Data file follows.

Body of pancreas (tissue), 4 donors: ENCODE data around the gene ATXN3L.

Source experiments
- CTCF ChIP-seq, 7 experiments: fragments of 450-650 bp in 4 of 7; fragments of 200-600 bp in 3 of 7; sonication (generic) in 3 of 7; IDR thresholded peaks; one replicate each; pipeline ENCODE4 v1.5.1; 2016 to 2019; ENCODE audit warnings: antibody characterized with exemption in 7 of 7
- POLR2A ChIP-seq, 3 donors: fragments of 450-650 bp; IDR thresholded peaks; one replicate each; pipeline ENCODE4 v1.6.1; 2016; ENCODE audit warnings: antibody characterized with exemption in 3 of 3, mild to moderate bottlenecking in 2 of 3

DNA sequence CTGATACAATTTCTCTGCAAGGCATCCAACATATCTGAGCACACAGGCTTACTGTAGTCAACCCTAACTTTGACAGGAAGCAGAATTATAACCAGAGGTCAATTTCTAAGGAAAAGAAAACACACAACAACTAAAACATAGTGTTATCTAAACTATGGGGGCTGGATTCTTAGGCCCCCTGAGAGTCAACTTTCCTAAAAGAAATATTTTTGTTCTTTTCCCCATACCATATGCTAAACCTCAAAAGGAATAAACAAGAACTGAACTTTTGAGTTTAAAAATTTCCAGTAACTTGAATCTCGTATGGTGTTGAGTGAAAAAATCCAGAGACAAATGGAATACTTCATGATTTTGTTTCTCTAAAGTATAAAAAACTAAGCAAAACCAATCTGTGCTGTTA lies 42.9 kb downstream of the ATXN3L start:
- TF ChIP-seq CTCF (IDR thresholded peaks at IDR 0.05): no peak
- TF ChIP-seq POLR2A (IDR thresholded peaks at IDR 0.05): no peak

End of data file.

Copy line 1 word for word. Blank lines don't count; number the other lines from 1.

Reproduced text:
Body of pancreas (tissue), 4 donors: ENCODE data around the gene ATXN3L.